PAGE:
Once we arrive at our hotel, unpack and take in our surroundings, our excursionist's feet carry us to the old district in search of a strong drink and authentic Canarian cuisine and we end up at a beautiful restaurant called La Hierbita. The first thing I order is a small glass of house red wine, reader what I received was an extra large glass of red wine and a few sips later I was feeling relaxed and ready to eat. The speciality black pork with patatas for me, and grilled squid with wrinkled potatoes for Kristabel. The speed at which we wolfed the food down was quite frankly inhuman, but we were mere weary and very tired travellers. Post lunch Kristabel asked for a cappuccino to help wake her up after travelling on about three hours sleep, and instead the waiter insisted that she try the Barraquito - A Specialty coffee of Tenerife, layers of condensed milk, an espresso shot, frothed milk, some lemon peel and liquor 43 and topped with a sprinkling of cinnamon. A delicious blend of sweet, bitter, caramelly goodness. After lunch, we took some photos of the interior of La Hierbita - A member of staff exclaimed that we must see the upper dining rooms and we shuffled through the thin corridors whilst he explained that the restaurant used to be a brothel back in the day.
As I was taking a photo of a dilapidated door, an older gentleman stopped to talk to us. Balentine the architect was his name, and his dog Rocky. Balentine, Kristabel and I express our thoughts about Brexit, loss of jobs, gentrification in Tenerife and loss of culture in broken Spanglish, filled with passionate gesticulation to show our thoughts. Balentine kindly invited us for a gin and tonic with his partner, but we had to places to explore so we bid he and rocky adieu but not without me planting a few kisses on Rocky’s nose and giving him a big squeeze.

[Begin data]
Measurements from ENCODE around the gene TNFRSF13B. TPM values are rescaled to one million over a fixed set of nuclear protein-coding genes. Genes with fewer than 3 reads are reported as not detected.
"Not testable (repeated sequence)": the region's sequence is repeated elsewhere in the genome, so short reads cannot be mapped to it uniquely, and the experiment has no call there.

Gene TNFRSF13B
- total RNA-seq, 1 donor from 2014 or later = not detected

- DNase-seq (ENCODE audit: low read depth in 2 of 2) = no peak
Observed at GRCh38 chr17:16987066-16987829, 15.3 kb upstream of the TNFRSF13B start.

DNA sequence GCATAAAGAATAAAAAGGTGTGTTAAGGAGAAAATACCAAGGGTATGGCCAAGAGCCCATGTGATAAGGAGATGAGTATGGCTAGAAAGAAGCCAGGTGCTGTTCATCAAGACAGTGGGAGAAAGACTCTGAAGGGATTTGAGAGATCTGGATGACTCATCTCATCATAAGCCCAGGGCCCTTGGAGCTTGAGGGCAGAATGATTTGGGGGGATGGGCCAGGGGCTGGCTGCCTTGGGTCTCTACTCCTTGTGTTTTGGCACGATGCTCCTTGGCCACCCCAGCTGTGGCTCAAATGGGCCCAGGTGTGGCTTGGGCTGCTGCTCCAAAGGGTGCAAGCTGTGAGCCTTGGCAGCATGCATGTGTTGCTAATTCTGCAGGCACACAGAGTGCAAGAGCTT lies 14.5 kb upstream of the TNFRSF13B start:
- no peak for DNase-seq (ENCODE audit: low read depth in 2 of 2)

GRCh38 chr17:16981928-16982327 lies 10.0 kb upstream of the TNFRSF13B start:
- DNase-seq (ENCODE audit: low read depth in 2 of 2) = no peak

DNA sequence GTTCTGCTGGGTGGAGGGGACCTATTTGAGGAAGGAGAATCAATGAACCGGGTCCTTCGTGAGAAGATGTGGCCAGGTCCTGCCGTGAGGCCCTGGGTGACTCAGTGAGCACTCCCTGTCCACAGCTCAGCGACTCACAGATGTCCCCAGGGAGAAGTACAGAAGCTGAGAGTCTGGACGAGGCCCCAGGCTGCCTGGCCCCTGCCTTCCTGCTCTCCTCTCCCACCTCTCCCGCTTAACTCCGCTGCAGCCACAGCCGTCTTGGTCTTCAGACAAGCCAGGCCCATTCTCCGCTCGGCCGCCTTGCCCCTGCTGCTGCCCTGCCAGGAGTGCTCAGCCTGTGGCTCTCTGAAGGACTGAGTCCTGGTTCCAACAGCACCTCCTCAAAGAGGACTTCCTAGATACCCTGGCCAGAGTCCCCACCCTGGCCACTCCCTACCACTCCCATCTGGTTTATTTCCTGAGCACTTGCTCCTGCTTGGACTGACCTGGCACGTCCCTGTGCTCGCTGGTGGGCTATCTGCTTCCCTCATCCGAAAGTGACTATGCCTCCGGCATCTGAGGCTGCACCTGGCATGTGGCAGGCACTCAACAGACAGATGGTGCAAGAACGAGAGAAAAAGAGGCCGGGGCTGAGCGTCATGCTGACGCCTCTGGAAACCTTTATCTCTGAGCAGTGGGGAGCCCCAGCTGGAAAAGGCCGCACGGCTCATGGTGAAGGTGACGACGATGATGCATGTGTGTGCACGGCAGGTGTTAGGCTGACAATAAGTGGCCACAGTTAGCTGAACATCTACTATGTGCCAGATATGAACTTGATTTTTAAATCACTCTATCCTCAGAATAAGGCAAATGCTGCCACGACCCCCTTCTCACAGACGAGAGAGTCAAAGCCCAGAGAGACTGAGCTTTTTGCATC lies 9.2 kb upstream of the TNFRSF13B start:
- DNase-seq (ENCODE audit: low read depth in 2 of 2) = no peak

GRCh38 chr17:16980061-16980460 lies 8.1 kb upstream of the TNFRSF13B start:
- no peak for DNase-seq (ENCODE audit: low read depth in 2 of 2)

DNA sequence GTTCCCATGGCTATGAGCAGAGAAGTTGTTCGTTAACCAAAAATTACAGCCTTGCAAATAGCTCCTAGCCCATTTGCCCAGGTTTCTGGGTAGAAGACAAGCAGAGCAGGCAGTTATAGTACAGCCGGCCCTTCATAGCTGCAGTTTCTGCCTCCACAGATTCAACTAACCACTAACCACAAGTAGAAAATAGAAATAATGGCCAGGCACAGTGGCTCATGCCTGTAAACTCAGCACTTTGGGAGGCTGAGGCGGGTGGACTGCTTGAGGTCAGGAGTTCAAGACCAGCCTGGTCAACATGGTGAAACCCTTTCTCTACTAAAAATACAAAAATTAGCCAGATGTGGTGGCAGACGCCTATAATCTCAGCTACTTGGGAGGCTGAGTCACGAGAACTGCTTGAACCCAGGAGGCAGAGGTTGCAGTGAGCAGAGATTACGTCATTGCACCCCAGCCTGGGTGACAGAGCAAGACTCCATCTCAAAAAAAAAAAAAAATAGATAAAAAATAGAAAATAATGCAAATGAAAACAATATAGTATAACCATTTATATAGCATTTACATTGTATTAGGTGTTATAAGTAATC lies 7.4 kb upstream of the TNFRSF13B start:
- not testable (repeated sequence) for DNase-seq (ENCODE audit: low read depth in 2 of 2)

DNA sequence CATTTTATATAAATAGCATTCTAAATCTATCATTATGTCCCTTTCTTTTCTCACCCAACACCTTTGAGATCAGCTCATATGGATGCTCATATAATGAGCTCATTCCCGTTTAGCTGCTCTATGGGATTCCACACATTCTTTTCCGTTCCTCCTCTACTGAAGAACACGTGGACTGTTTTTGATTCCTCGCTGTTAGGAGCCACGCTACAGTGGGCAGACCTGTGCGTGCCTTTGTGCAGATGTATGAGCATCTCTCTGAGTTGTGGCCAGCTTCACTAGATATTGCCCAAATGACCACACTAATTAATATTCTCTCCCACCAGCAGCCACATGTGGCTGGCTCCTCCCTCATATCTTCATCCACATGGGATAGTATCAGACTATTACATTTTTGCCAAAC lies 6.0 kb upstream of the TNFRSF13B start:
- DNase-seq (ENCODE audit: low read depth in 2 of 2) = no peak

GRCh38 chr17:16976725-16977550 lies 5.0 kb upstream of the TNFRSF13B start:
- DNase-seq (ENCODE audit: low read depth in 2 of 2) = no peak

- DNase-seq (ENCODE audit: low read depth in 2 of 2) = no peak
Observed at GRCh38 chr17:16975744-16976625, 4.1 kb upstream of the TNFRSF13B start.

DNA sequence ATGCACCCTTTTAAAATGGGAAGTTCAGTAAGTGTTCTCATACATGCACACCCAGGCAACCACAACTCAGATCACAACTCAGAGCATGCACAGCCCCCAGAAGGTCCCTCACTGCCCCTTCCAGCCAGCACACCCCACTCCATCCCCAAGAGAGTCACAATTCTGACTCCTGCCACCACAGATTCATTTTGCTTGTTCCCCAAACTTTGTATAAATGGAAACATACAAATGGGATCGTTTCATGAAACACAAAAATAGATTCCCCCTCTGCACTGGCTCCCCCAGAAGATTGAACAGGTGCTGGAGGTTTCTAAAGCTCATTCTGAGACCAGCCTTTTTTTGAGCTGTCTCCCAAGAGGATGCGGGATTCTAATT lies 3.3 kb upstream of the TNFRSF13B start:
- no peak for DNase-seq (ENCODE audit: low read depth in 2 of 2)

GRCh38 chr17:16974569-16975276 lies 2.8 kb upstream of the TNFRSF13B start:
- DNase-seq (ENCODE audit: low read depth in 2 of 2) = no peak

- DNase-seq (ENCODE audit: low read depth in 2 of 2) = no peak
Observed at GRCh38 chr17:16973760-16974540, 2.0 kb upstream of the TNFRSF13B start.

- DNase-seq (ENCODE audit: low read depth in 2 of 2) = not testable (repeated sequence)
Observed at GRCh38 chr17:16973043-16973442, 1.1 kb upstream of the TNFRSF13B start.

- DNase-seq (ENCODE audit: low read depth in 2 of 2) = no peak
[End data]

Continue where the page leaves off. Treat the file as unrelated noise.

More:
In between eating a whole lot of seafood (an obvious specialty), tapas and drinking a lot of Dorada, the local beer, which came in a delicious lemon 'Radler' flavour that I would highly recommend and drink forever, we spent a lot of time just walking, somewhat aimlessly around the streets of Tenerife, be it in Santa Cruz where we were staying, or in La Laguna the university town which is also a UNESCO world heritage site, and it felt wonderful and was something I vowed to do more in London. Just to walk and get lost. 
Sometimes heaven feels like warm soft compact sand beneath your feet, the Spanish sun on your back and the Atlantic Ocean quietly lapping at the shore - gently asking you to be at one with her. Playa de Las Teresitas is a beach a short bus ride away from Santa Cruz, located in the San Andres municipality. Think over a mile of beautiful golden sands, like an effulgence. As a self-confessed city girl, the beach was something that truly felt *needed*, just dipping my lower half into the salty blue sea felt like a type of ablution that absolved me of some of the worries and fatigue that had crept into my brain over the trip.

It was a simple and short visit, but Tenerife, I will be back. Volveré pronto...